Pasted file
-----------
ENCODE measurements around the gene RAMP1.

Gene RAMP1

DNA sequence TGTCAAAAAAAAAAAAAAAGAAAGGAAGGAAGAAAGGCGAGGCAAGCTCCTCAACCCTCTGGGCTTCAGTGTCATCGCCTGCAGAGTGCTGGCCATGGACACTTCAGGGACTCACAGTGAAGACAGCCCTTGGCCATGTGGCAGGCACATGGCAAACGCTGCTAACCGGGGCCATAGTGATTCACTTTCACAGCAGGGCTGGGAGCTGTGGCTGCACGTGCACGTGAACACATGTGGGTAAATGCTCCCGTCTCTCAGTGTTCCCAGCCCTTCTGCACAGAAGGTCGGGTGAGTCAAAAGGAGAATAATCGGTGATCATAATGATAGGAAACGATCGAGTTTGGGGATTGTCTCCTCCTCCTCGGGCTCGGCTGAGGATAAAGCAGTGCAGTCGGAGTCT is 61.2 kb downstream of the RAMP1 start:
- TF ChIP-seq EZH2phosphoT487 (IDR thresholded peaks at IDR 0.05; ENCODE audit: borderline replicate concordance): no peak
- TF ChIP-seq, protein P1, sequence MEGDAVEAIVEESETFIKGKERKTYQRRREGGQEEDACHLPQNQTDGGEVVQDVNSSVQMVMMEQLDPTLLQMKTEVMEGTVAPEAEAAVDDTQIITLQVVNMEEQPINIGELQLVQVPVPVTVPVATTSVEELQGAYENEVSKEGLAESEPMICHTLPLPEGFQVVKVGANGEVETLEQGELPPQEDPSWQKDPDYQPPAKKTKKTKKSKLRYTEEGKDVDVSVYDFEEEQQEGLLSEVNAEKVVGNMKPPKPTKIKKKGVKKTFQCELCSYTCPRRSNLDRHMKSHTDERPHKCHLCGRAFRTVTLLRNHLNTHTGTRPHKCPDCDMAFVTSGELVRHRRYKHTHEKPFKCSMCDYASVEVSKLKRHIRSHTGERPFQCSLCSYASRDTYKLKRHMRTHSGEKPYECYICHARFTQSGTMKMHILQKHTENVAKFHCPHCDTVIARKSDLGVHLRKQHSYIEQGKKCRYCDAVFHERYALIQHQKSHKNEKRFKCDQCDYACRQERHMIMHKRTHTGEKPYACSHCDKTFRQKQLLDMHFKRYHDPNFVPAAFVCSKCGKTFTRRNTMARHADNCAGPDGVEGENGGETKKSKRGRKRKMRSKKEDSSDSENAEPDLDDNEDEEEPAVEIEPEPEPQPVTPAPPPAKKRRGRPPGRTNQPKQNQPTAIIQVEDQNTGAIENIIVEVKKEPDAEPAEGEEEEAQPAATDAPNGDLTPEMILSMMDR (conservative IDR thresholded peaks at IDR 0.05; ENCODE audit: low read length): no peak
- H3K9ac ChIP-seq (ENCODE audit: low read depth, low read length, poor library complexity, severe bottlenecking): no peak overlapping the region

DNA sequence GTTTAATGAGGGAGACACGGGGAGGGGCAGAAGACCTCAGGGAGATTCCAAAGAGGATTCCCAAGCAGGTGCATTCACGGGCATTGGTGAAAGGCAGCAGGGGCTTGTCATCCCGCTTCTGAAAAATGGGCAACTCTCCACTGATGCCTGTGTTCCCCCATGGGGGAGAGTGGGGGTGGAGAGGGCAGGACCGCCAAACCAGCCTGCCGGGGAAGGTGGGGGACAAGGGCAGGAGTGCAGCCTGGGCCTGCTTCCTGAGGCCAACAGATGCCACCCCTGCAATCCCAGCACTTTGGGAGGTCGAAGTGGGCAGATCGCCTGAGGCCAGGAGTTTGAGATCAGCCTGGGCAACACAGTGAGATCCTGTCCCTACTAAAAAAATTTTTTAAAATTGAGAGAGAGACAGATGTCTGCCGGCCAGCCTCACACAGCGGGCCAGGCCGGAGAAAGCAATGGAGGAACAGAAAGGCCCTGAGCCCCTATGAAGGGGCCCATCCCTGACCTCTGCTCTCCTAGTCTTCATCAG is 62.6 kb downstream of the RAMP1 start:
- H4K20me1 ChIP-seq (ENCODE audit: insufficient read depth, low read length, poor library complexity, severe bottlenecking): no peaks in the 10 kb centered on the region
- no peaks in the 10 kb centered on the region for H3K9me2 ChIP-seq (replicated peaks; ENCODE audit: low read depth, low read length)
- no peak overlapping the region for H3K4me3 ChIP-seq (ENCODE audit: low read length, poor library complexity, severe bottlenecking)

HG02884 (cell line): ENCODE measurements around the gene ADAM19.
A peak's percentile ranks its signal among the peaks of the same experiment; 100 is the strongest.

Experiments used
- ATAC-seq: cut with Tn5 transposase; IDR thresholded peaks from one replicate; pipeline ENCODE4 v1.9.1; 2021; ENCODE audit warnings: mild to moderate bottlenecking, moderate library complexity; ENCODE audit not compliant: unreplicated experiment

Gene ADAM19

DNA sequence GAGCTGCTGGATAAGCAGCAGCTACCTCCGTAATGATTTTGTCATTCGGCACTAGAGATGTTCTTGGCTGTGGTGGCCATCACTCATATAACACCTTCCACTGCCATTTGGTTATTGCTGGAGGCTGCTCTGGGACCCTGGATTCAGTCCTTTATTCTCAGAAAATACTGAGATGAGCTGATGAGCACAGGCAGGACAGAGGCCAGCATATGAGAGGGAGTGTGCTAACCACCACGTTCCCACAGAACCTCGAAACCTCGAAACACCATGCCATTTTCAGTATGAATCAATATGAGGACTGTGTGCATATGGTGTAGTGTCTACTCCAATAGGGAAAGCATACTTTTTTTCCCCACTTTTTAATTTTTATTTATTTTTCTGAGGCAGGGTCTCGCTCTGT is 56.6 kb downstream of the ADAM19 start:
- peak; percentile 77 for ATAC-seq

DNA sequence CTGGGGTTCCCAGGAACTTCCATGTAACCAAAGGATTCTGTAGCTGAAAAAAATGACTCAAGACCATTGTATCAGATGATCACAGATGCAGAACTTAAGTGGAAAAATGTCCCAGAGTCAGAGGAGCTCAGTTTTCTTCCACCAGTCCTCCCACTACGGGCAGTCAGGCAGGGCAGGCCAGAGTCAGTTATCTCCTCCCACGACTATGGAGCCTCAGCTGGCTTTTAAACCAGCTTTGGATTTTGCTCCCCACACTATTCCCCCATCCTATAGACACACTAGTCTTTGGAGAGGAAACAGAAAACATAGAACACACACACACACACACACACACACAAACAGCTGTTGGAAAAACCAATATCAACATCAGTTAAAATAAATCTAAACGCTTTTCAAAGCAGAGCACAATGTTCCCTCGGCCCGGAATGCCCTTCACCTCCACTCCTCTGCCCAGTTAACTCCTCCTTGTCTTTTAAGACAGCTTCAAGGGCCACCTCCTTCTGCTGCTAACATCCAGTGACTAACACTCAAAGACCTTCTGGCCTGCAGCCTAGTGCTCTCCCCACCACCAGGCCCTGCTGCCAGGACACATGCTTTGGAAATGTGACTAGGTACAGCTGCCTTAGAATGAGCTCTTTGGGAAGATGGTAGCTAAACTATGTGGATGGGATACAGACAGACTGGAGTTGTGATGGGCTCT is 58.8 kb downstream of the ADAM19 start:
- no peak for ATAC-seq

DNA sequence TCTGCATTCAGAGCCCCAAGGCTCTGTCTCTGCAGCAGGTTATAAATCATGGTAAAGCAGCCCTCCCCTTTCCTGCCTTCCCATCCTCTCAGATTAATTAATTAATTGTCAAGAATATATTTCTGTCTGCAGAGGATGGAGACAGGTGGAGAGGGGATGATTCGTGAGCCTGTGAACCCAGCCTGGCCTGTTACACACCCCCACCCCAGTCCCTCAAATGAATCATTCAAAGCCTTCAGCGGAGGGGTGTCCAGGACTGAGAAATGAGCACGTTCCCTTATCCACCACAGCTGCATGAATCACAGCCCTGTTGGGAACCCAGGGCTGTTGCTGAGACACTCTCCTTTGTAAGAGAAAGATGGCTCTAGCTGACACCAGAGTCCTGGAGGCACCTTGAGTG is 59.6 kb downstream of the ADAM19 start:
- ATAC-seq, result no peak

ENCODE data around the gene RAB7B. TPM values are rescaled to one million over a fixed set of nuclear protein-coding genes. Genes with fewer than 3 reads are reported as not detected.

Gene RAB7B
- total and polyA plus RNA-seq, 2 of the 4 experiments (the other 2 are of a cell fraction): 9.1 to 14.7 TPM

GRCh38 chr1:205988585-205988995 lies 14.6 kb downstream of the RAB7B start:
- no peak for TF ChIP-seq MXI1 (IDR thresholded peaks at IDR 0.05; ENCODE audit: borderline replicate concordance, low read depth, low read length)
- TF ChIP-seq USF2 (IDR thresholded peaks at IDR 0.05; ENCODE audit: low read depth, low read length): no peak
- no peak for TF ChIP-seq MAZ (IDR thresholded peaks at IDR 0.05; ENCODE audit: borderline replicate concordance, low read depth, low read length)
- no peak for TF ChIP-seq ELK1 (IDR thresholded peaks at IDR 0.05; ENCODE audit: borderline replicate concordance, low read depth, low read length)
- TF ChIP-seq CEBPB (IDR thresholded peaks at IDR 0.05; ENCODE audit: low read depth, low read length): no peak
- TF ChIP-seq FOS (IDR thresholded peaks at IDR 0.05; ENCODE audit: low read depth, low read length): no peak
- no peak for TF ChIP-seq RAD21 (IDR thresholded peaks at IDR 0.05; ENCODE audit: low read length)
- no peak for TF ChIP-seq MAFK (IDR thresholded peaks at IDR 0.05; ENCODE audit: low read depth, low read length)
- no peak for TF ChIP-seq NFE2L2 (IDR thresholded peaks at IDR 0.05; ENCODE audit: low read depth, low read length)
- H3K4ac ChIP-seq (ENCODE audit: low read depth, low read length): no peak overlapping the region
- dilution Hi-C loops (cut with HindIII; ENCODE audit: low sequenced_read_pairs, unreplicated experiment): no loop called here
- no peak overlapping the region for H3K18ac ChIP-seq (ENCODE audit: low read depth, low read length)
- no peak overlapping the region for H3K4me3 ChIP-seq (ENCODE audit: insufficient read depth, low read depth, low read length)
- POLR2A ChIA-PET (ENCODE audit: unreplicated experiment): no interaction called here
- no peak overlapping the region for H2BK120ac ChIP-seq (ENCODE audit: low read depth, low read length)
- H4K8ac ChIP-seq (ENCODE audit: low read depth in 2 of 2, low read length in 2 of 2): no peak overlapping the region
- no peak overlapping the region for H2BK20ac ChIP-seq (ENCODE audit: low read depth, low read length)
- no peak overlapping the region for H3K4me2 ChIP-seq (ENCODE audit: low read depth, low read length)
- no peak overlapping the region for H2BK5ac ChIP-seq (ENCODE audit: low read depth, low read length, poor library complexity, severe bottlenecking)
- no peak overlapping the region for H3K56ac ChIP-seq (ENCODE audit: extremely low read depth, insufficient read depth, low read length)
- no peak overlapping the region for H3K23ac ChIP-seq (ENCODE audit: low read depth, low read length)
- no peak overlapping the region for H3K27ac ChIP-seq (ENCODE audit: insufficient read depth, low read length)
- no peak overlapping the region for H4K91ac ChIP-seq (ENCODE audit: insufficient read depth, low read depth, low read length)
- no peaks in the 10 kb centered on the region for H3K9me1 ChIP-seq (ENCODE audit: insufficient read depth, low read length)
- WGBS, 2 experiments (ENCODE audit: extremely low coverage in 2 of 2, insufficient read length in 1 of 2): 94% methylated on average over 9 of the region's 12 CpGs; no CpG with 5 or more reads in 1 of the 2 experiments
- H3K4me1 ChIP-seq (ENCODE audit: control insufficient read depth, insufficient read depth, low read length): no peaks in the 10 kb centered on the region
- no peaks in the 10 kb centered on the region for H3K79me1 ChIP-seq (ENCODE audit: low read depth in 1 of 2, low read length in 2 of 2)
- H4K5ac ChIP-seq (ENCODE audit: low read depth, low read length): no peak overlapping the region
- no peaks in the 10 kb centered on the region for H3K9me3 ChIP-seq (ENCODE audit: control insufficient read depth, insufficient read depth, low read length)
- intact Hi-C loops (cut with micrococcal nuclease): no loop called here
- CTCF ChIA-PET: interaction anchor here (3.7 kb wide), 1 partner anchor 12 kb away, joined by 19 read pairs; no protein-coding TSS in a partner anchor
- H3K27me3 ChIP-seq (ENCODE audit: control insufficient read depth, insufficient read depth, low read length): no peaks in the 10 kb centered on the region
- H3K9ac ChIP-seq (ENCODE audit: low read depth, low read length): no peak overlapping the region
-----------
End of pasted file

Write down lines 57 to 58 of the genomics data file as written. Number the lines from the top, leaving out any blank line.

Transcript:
- H3K27me3 ChIP-seq (ENCODE audit: control insufficient read depth, insufficient read depth, low read length): no peaks in the 10 kb centered on the region
- H3K9ac ChIP-seq (ENCODE audit: low read depth, low read length): no peak overlapping the region